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I have seen a comment formatted like that before. That is just like an HTML if statement?
It’s a conditional comment – the defacto standard for feeding IE fixes for several years now.

I did notice that IE 8 put the dashed line at the end of the menu as well (after SignOut). Does that have something to do with IE8 not supporting last-child I take it?
Yes, that’s correct. I probably should have put the border on the left and used first-child to remove it from the first. IE 7 and 8 understand first-child, but not last (IIRC). You could feed IE 6 ( 7 and 8 ) a fix with conditional comments. Or you could class the first or last anchor and target it that way.

The only thing thing really that is an image is the logo.Which is content, so that is good. But, I don’t want you to think that background images in css are bad – they’re not. Sometimes, however, it’s just quicker, easier, lighter to use straight css.

If you don’t mind, I will use more of what you did in your example instead of using all those sprites and such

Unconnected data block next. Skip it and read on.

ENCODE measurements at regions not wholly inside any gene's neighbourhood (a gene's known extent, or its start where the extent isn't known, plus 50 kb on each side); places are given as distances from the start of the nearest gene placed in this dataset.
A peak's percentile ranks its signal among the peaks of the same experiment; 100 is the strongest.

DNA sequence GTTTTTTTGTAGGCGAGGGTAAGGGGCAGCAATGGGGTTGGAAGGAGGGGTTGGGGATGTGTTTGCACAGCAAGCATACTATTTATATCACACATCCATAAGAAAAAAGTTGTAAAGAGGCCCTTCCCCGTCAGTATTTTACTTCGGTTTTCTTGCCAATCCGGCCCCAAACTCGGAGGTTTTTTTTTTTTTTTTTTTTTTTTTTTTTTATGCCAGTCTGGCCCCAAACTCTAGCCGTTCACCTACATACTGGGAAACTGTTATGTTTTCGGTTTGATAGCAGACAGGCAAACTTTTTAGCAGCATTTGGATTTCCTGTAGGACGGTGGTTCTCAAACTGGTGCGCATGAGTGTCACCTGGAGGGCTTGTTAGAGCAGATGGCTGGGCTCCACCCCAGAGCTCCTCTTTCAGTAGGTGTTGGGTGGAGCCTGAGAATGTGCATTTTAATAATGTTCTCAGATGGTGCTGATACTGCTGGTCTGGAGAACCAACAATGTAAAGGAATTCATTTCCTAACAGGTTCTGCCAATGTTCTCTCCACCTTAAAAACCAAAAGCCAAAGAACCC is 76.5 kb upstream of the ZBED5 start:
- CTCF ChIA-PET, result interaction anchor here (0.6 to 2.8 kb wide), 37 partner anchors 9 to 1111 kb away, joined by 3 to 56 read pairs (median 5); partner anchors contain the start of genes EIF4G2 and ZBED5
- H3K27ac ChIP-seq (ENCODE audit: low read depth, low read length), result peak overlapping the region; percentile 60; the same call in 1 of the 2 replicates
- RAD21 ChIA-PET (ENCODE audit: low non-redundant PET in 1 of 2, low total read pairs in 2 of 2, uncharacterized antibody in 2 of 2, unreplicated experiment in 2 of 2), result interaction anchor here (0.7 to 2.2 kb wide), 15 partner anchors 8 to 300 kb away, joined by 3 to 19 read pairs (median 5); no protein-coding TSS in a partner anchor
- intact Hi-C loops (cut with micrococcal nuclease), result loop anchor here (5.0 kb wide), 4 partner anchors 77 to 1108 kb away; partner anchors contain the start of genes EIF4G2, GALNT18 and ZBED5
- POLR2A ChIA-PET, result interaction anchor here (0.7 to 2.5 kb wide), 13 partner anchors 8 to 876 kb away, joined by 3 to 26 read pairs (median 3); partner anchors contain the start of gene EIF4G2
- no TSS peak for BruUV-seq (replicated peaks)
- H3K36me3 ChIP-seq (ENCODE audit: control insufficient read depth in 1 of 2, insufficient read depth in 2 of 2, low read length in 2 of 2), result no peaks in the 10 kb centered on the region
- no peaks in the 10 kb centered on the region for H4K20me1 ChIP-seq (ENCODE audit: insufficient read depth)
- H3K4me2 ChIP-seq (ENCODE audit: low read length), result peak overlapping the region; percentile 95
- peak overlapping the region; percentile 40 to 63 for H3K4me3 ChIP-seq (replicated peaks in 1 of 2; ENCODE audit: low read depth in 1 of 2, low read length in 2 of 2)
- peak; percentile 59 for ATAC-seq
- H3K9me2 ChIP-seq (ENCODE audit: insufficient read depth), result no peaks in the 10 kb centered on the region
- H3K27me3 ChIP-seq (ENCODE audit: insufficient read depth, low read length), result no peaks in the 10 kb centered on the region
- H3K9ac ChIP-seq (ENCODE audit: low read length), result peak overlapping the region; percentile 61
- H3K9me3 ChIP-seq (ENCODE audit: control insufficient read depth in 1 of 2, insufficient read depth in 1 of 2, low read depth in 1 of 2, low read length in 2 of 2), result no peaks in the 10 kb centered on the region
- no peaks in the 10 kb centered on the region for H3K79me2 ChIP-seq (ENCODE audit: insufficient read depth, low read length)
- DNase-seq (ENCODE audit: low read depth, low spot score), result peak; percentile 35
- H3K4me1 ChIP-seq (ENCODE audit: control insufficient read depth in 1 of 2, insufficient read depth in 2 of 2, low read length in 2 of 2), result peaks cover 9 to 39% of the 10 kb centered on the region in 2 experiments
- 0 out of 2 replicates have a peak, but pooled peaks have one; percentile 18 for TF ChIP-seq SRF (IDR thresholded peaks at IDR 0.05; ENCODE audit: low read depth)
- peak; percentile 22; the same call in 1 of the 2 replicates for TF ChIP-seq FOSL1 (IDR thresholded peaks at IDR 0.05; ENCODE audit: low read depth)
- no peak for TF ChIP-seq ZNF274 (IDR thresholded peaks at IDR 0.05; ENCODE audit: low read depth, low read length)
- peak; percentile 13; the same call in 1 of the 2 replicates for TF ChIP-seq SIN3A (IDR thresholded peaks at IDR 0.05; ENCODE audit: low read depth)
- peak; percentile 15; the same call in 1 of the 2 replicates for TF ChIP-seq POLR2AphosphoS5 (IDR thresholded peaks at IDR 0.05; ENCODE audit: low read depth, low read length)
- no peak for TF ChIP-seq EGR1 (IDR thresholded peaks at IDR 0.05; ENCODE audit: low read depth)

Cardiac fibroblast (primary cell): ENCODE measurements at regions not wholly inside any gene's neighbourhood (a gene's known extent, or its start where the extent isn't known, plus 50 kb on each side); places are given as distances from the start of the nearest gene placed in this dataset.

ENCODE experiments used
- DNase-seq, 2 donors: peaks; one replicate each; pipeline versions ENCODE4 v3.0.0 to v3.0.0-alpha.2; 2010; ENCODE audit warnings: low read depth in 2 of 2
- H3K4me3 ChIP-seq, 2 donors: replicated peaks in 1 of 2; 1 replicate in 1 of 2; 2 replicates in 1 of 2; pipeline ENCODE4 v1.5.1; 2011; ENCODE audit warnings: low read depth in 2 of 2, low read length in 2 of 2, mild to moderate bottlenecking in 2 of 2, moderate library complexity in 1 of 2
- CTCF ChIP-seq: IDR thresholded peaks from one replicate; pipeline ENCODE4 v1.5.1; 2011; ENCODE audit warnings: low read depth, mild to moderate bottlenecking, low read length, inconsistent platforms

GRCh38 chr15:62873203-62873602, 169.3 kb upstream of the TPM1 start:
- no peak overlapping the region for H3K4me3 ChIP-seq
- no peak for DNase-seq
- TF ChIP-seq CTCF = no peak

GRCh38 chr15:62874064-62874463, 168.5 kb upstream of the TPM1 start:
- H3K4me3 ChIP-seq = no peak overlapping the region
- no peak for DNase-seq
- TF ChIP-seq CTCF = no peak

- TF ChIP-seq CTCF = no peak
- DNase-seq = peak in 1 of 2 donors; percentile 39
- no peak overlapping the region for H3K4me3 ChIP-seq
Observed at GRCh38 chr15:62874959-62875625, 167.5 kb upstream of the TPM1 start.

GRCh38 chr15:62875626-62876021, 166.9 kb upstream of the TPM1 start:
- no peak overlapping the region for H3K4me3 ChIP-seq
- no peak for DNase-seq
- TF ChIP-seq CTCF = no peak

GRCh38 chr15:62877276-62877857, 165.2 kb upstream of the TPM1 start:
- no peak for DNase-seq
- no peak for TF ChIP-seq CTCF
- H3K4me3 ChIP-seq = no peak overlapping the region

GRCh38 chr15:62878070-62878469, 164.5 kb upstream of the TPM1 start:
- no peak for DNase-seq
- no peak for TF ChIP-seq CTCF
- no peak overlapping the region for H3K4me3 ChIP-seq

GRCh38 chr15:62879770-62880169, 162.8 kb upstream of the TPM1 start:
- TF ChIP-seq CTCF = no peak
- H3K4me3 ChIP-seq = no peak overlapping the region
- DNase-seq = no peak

I don’t mind at all. I was just hoping to help you out.

Is the 16px/30px is defining the size of the lower case caps and the upper case caps?
No, the 16px is font-size and the 30px is line-height – which centers the font vertically within the nav – more or less. It will be 1px off from browser to browser because of the way fonts and inline boxes work. You could also not set the line-height and use top padding to center vertically. The upper and lower case caps was achieved with the font-variant: small-caps (which is in the font shorthand rule).

and how did you know it was the capitals font?
Capitals should be available to anyone with MS Office installed (PC or Mac) which is a very large percentage of probable viewers. I set a fallback to Georgia if Capitals is not available and then to serif if Georgia is not available – you can change or add as many fallbacks as you like. So most of the visitors will see it the way you intended and small percentage will see something very close (and will have no idea its not your first choice). You could also use @font-face, like Christopher mentions above, to pretty much guarantee that everyone sees the same font.